What’s this surprisingly pleasant way to garner such benefits? Simple: get yourself a pet. The National Institute of Health recently issued a number of studies on pet owners and health, that included these benefits:
Exercise & Weight Issues: Another study by the NIH found that dog owners get more exercise than people who don't own a pet, and are less likely to be obese. It makes sense: dogs need to be walked and taken outside. Not to mention, playing with them is an active thing.
Blood Pressure & Heart Rates: A third study by the NIH, done on married pet owners, found that the pet owners had lower average blood pressure and heart rates and dealt with stress better than those who did not.
Attention Deficit Hyperactivity Disorder (ADHD) & Autism: Children with ADHD and Autism seem to especially benefit from being exposed to pets. The ADHD patients benefit from having a routine simple responsibility to take care of. The Autistic patients found the presence of animals soothing (well, don't we all)?
Eczema & Allergies: Studies repeatedly found children living with pets from infancy are less likely to develop eczema & allergies.
Addictions: Many people struggling with addiction have found caring for a pet helps them develop a new, non-substance based routine, and to deal with the stress of life without their habits.
Of course, for many of you, I'm not telling you anything you don't know. Those of us with pets intuitively know how relaxing and reassuring it can be to have a pet around who always accepts you and only wants to love you. So you don’t have to worry about them “un-friending” you either!
Since the early days of civilization, dogs and cats have had a particularly symbiotic relationship with humanity. We, in all likelihood, didn't have to try to domesticate them. They followed us. Dogs first, as wolves started following human encampments and eating whatever scraps we left behind.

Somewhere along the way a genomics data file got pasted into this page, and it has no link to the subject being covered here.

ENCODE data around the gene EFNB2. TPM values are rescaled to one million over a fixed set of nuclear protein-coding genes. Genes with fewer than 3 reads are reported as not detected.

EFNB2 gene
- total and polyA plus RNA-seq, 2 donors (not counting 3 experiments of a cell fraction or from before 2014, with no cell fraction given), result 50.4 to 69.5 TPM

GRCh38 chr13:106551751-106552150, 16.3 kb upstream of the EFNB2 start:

Cats came after we started farming and having large amounts of grain in storage, which attracted mice. The cats followed the mice, and have been living with us ever since. The dogs and cats got food and shelter, and we received loyal helpers. It's always been a good deal for both pets and people.
Which brings us to this point: if you have a pet you likely want to take care of it and make sure it has as long and healthy a life as possible, so you can continue being each other's best friends as long as possible.
Enter Willard's Water (WW for short). We can’t even begin to list the number of reports we’ve received over the years about the positive impact pet owners have told us they noted the WW had on their pet cat, or dog, or horse, or fish, or birds, or gerbils, or cattle, or chickens, or you-name-it.
We’ve received anecdotal reports from pet owners who saw improvements in their pets after giving them WW on everything from allergies, to skin problems, arthritis, old age, hot spots, injuries, and again you-name-it — but keep in mind these were NOT scientific studies, just peoples’ observations of improvements in their own pets.
It’s used for animals the same way as for people. Mix it up, and give it to them for their drinking water. You can also put it on or in their food, and use it topically on skin problems, wounds, etc. If the animal is sick we urge you to see a Vet, and if using WW, it’s usually given in the same mix as people drink it… 1 oz of concentrate to 1 gallon of water. (That works out to 1/2 Teaspoon concentrate to 8-oz of water if you want to mix it in smaller amounts.)
If your pet is healthy, and you just want to keep it that way, people often dilute the WW to as little as 1/3 of an ounce to a gallon, with tangible benefits still noted at that level… nicer and shinier coats, less sickness, etc. And, even at those reduced levels, many people say their dogs turn their noses up at “regular water” once they’ve had WW, often absolutely refusing to drink other water.